Our review of Battlefield 2042 developed by DICE. Available now for PS5 (reviewed), PS4, Xbox X/S, Xbox One, and Windows.
WHAT IS IT?
A chaotic multiplayer shooter.
IS IT GOOD?
It’s frustrating but decent in places.
WHO SHOULD PLAY IT?
The opening “tutorial” of Battlefield 2042 is so lacking in actual tutorial content that it’s practically incomprehensible. You’re dropped into a Conquest-style mode with the vaguest of instructions to target “zones”, a confusing bevy of waypoints which make it impossible to tell where to head, and zero in the way of control instructions. AI-controlled enemies all roll out with tanks and helicopters; you get a piddly little ATV. Unsurprisingly, you die a lot. Sure, returning Battlefield players may find this old hat, but it’s a strikingly alienating approach to a game that enters a very crowded landscape.
Once you get online, Battlefield gets better, though problems persist. It does a poor job of incentivising players to stick together, meaning you’re often stuck going it alone. Re-deployment times are frustratingly long (I shouldn’t have to wait seven minutes before I respawn!), and, again, objectives aren’t always clear. The best strategy is to find a player with a higher experience rating than you, and chase them around until you figure out what’s happening.
Battlefield 2042 is here, bringing the formerly WWII-era series into the future. It’s not necessarily the Battlefield you know and love.
The Battlefield series has long aspired to be the earthbound Halo: big, wide open maps, a plethora of vehicles to choose from, impeccable FPS gameplay, and an emphasis on teamwork. It’s a model that, blasphemer that I am, I’d argue the Star Wars Battlefront series perfected years ago – but then I’m no FPS god, so what do I know. Past Battlefield games have also, like Halo, run players through a single-player campaign with arena-style gun battles that mimic multiplayer. Oddly, Battlefield 2042 is lacking any single-player campaign at all. And, just like the last Call of Duty to omit single-player, it suffers for it.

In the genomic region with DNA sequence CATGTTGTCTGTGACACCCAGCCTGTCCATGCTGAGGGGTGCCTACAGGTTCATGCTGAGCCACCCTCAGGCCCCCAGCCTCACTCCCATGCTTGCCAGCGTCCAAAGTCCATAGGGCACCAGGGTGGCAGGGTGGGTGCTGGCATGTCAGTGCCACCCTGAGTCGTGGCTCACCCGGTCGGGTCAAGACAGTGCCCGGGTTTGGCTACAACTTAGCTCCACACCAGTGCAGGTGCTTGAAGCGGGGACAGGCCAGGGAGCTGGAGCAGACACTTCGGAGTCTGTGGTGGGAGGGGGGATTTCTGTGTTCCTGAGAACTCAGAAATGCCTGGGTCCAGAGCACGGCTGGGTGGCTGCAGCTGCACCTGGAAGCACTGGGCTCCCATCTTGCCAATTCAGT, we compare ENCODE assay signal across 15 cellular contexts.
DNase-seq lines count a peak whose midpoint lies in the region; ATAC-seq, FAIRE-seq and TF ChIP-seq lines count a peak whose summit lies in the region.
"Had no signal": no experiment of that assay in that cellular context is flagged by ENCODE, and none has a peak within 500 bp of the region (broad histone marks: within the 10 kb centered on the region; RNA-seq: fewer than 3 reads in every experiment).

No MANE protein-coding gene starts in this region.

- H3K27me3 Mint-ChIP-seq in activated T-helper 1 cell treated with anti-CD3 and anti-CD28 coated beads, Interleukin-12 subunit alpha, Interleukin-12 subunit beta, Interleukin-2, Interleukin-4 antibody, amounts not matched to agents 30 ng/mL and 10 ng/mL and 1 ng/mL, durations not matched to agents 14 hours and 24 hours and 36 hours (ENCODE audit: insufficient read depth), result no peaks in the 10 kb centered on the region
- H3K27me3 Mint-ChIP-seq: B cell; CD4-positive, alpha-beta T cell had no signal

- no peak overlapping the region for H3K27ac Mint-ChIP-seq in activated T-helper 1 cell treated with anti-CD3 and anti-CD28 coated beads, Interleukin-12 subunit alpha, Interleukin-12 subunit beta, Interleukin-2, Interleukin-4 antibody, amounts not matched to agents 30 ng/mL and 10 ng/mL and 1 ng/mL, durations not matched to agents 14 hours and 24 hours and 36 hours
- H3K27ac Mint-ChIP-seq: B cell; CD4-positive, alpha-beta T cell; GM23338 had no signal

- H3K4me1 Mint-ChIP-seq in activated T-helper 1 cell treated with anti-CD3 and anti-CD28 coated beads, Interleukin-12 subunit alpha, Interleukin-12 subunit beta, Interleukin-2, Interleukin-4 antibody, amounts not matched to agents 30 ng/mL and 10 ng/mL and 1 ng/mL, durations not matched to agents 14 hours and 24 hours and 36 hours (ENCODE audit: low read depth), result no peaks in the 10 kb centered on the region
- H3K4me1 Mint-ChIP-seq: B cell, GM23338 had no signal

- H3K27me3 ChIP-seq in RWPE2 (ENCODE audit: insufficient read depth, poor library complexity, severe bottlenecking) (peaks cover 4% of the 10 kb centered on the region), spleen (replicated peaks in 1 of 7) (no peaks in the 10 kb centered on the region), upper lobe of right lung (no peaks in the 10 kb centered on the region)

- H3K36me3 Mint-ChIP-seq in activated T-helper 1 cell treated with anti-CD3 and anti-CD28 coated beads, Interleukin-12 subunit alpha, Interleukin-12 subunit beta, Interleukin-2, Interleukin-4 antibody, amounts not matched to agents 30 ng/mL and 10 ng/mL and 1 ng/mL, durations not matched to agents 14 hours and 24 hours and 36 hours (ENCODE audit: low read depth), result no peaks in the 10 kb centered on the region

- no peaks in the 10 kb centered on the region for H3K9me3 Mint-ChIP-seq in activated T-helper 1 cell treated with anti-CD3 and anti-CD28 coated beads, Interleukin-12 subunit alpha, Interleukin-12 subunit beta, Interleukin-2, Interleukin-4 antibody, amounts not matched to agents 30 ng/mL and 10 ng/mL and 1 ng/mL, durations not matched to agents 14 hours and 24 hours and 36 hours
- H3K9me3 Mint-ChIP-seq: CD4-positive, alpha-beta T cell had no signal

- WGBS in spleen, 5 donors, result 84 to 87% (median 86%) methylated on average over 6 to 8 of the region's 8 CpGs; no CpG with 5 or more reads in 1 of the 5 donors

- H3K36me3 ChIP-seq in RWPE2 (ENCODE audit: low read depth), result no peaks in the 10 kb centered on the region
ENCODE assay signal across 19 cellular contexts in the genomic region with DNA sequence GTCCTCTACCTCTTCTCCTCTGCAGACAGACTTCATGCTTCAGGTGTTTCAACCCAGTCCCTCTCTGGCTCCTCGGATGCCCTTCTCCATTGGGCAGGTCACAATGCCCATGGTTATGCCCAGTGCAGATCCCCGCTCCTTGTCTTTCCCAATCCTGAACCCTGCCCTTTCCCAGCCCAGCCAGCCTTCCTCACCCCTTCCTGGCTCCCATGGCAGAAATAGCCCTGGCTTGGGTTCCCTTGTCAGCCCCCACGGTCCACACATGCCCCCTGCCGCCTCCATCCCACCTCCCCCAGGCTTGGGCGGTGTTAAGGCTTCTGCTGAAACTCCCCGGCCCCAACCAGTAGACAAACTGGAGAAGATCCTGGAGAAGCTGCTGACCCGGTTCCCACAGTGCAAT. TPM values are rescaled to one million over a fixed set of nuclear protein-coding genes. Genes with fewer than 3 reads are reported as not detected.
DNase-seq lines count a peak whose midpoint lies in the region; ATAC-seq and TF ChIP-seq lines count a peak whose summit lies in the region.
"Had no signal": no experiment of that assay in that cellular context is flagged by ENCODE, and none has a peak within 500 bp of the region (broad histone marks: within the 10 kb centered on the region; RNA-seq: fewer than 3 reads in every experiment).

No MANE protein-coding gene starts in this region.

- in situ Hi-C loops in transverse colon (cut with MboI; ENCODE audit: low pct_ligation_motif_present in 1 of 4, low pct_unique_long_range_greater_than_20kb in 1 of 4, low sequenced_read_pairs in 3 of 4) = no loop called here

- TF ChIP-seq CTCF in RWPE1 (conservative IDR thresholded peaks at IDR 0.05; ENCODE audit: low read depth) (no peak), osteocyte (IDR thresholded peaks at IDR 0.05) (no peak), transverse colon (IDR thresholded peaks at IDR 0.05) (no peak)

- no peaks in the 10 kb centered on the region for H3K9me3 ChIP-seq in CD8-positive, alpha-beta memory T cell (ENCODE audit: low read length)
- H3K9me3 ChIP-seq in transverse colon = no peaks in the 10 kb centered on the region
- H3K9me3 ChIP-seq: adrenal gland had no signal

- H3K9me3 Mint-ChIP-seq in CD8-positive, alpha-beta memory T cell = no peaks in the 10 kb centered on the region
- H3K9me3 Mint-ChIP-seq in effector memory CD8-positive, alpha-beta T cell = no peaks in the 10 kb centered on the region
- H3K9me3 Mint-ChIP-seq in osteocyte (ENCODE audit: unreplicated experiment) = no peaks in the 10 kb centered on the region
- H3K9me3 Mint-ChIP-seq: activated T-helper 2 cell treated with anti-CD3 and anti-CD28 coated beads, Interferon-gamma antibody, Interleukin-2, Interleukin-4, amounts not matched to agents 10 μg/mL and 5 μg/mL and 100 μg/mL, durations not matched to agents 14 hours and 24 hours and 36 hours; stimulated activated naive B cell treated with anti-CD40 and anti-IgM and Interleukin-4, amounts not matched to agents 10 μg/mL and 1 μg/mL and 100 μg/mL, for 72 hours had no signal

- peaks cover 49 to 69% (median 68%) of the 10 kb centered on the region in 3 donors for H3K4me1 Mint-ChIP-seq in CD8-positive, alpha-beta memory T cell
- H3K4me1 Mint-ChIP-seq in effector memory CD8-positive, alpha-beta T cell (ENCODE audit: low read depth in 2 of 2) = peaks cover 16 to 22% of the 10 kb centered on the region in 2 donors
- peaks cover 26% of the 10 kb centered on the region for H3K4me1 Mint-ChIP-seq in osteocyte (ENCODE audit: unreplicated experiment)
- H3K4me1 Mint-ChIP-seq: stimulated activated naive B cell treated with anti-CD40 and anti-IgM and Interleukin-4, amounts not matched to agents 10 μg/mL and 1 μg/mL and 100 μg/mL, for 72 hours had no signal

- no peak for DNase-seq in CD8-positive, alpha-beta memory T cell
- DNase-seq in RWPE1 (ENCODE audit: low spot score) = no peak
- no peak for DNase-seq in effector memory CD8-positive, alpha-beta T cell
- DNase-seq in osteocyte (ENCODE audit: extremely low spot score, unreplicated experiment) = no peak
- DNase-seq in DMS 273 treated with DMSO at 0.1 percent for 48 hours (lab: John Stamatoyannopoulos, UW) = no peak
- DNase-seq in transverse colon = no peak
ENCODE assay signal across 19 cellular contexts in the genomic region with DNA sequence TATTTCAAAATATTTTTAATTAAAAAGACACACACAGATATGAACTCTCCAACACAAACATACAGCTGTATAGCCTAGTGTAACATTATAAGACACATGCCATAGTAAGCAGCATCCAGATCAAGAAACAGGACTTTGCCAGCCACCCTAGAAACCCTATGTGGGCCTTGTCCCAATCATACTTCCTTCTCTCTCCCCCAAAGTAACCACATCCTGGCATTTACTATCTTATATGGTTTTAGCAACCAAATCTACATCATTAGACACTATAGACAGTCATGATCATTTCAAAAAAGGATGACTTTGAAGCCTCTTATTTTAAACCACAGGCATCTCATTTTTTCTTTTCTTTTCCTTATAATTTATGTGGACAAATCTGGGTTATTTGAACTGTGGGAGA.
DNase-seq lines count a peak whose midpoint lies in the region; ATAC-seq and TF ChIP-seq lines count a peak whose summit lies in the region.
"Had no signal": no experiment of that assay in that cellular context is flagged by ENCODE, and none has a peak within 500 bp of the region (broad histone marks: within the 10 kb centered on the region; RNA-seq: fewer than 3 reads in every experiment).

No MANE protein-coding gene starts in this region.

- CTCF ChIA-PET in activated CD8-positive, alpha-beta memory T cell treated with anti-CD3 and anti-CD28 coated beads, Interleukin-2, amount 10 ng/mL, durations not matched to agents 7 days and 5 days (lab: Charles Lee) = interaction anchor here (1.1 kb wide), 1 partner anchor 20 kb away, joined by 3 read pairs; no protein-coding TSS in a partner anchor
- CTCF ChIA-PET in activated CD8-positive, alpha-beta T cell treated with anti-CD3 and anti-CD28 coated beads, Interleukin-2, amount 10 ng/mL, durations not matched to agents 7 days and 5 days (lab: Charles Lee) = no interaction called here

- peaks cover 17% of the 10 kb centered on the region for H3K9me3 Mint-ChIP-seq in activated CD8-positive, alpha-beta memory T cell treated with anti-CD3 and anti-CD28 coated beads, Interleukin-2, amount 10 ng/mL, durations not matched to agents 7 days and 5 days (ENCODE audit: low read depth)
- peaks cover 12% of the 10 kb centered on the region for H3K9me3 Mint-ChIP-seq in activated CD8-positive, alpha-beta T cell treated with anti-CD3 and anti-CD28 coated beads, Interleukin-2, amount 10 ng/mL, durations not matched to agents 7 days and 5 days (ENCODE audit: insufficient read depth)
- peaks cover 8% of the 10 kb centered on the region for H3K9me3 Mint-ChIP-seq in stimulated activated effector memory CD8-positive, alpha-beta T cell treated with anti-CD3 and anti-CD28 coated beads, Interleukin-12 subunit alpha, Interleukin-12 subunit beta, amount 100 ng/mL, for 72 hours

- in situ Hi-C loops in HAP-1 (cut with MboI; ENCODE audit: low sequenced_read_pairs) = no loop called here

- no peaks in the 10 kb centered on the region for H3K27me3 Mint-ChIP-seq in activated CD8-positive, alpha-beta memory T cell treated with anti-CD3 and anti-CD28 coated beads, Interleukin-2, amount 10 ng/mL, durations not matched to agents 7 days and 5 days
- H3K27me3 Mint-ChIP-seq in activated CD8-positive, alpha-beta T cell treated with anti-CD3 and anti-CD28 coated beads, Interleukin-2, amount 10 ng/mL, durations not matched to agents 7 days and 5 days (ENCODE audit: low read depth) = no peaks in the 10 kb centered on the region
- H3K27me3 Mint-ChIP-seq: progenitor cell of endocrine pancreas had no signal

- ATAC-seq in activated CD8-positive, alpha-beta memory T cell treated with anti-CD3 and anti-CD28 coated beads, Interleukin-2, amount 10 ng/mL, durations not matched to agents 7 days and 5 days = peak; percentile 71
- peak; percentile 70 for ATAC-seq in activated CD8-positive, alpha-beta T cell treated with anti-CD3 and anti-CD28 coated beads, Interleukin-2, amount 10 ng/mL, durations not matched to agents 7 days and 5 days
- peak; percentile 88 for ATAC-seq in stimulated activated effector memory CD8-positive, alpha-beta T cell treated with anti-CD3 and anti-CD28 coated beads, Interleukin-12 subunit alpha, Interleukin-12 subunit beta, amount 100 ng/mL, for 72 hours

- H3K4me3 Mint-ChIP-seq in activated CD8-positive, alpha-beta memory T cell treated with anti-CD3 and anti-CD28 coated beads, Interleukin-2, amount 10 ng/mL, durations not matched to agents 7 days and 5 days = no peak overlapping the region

What 2042 does have is support for up to 128 players at a time, albeit in two dispiritingly similar modes – Conquest (the aforementioned tutorial) and Breakthrough, both of which more or less amount to battles over control points. There’s also a slightly more interesting Hazard Mode, where your team has to track down data drives. Here you’re up against opposing multiplayer (real player) teams, as well as enemy AI who defend the data drives. It’s the closest you’ll get to feeling like a squad going up against the odds.
2042 certainly looks the part. The stages, from a sandstorm-ravaged Doha to a semi-abandoned Antarctic oil operation, are beautiful, epic, and have neat gimmicks, like the “Orbital” map which has you fighting in and around a rocket launch site. The combat can also be satisfying, though the weapons lack some of the “oomph” or wow factor you’d expect from a game set in the near future. When your teammates actually behave, it can feel very cool taking down a crew of enemy combatants and stealing a capture point – provided you aren’t wiped out in the process. (See above, re: seven minute respawns.) It’s also very cool when you see an army of 127 of your fellow soldiers descending en masse to confront an enemy battalion. It’s pointedly not a Fortnite-style battle royale (there’s no “last person standing”), but rather a simulator of army vs. army, albeit one where both armies are extremely disorganized.
I was sad to discover, on boot-up, that 2042 lacks a single-player campaign. Some light scripting can do wonders for an FPS, and it’s normally a good way to learn the basics before hopping online. 2042 is resolutely online, and can be overwhelming for the uninitiated. It took me a while to get into the swing of things, though I do see the charm, especially in the truly epic 128 player matchups, and in those data drive missions when your team is paying attention. That said, other, wiser, more experienced players have already highlighted a litany of problems with this particular Battlefield, from its broken class system, to its inconsistent aiming system, to the paltry number of maps at launch. (Pre$umaby, DLC is incoming.)
Unfortunately for Battlefield we live in an era of online shooters, with new Call of Duty, Halo, and others already out or on the near-horizon. 2042 isn’t bad, and it can be fun. But the “future” branding – welcome to 2042! – has me worried if this is really the future of this series.
Final score: 7/10 no-scopes.
Visit the official page for Battlefield 2042 here.